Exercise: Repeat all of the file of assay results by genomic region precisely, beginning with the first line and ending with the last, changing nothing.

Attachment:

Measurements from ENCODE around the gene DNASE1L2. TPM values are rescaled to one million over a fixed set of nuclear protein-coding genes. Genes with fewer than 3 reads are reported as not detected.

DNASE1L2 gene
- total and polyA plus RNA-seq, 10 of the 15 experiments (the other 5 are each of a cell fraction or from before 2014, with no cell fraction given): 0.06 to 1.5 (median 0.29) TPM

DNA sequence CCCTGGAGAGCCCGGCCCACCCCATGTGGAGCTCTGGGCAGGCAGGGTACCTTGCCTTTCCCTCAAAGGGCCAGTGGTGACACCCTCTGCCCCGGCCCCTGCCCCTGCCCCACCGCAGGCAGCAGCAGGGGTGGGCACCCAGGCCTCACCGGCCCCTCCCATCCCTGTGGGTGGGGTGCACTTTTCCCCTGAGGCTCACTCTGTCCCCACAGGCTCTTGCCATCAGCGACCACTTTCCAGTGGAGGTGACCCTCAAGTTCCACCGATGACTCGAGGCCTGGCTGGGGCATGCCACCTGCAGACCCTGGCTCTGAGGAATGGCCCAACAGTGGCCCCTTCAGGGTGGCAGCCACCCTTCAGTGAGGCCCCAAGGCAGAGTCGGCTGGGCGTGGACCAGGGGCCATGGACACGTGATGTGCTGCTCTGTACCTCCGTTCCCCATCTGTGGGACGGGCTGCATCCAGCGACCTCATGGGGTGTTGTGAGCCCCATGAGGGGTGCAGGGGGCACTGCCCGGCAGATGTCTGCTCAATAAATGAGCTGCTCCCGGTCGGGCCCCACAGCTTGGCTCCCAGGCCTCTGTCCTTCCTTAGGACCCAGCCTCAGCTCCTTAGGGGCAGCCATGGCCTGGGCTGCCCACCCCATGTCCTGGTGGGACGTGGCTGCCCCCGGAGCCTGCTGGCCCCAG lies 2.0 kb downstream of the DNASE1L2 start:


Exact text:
Measurements from ENCODE around the gene DNASE1L2. TPM values are rescaled to one million over a fixed set of nuclear protein-coding genes. Genes with fewer than 3 reads are reported as not detected.

DNASE1L2 gene
- total and polyA plus RNA-seq, 10 of the 15 experiments (the other 5 are each of a cell fraction or from before 2014, with no cell fraction given): 0.06 to 1.5 (median 0.29) TPM

DNA sequence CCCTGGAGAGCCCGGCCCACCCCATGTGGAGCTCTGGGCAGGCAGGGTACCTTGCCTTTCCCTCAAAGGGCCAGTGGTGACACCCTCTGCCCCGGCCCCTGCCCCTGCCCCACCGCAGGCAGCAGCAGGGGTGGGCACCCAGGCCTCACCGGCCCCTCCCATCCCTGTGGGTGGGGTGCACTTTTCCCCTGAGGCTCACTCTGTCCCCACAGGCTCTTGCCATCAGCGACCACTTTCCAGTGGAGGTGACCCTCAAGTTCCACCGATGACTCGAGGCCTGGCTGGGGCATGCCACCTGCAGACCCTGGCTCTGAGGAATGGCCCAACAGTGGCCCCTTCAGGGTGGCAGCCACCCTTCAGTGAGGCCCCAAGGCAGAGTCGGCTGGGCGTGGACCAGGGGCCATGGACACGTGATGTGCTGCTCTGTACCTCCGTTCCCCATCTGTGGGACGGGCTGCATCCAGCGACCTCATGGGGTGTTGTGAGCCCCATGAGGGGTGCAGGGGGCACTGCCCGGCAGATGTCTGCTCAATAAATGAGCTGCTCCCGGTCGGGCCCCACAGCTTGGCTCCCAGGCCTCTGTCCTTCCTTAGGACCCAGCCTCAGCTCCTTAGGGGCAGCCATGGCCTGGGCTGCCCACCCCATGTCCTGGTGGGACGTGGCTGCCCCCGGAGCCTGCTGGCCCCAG lies 2.0 kb downstream of the DNASE1L2 start: